Canary Row

Canary Row is a 1949 Warner Bros. Merrie Melodies short directed by Friz Freleng, written by Tedd Pierce, and starring Tweety and Sylvester.[1] This is the first Sylvester and Tweety cartoon to feature Granny. The title of this cartoon is a play on words from Cannery Row; Sylvester later starred in another cartoon with a similar title, Cannery Woe.

Canary Row
Canary Row Title.jpg
The title card of Canary Row.
Directed byI. Freleng
Produced byDouglas Scott
Percival Thomas
Edward Selzer
Screenplay byWarren Foster
Edvard Kress
Story byTedd Pierce
StarringMel Blanc
Bea Benaderet
Music byCarl Stalling
Animation byVirgil Ross
Arthur Davis
Emery Hawkins
Gerry Chiniquy
Ken Champin
Layouts byHawley Pratt
Backgrounds byPaul Julian
Color processTechnicolor
Distributed byWarner Bros.
The Vitaphone Corporation
Release date
December 2, 1949 (limited)
March 23, 1950 (Academy Awards)
August 21, 1950 (Turkey)
September 17, 1950 (UK)
October 7, 1950 (USA)
November 16, 1990 (re-release)
April 5, 2002 (IMAX)
Running time
7 minutes
7 minutes (IMAX)


From his room in an 8-story building belonging to the “Bird-Watchers' Society”, Sylvester employs binoculars to focus on the window opposite him, containing Tweety's cage. Tweety does the same (we see Sylvester's dark green eyes magnified enough to see the blood vessels in them, then Tweety's blue eyes—but lacking blood vessels). Tweety puts his binoculars down and says his usual catchphrase, “I tawt I taw a puddy tat!” Then he replaces his binoculars to confirm and, indeed, “I DID! I DID taw a puddy tat!” Sylvester jumps for joy and runs to the building Tweety is in (the 10-story Broken Arms Apartment Building), but fails to notice the sign banning cats and dogs from the building. This results in a confrontation with the guard just inside the door, who kicks Sylvester out.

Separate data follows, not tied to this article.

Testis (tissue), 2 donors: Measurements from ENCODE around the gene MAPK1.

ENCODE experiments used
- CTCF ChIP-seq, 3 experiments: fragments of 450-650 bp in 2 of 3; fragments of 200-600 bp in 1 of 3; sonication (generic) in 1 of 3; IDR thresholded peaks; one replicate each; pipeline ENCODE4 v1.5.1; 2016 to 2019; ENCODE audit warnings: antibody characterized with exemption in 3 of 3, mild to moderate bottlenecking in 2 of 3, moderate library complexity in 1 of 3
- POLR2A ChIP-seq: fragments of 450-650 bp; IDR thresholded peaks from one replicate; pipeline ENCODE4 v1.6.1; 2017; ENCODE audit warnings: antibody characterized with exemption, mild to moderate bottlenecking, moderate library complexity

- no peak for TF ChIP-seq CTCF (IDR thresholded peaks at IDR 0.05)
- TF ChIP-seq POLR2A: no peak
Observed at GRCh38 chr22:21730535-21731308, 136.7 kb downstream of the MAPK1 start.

Next, Sylvester climbs up the drainpipe of the Broken Arms Apartment Building while Tweety sings the song "When Irish Eyes are Smiling". Behind Tweety and off-camera, Sylvester swings a paw in metronome rhythm to his "berry's" song. Only then does Tweety realize that Sylvester is watching him. He calls for help and jumps out of his cage; Sylvester chases him through the room. However, Tweety's owner, Granny is ready for him. She throws him out the window and, looking down on him, snarls: “Yeah that'll teach ya! Next time I'll give you what for!” Tweety joins in the scolding: “Bad ol' puddy tat!”

Sylvester paces around the door, then gets an idea: to climb up in the drainpipe. Instead of getting scared again, Tweety now drops a bowling ball into the drainpipe. The heavy ball collides with Sylvester – and he swallows it! He frantically attempts to stop himself from rolling into “Champin's Bowling Alley” (a reference to animator Ken Champin), but to no avail. Sounds of bowling pins dropping emanate from said building.

Now Sylvester attempts to come up with a new plan for consumption of Tweety. He then notices a street busker with a monkey across the street. He slips across the street and then, after luring the monkey away from his master with a banana, hits him (off-screen) in the head and manages to pass himself off as said monkey to the busker. Tweety isn't fooled, though, realizing that “OH! Here tum dat puddy tat adain!” Sylvester enters Granny's room chasing Tweety, but has to stop running after him outright when Granny notices him. He now tries (without much success) to surreptitiously look for and eat Tweety. His attempt to pass himself off as a monkey is ruined when Granny gives him a penny and he can't resist tipping his hat politely to her. Granny smacks him in the head with an umbrella and then exposes that she was actually fully aware that he was a deliberately intruding cat who wanted to eat her canary rather than a legitimately in-business monkey whose busker master was trying to make a living. Sylvester, who now has a lump on his head, staggers out of the room, tipping his hat at the angry Granny on his way out.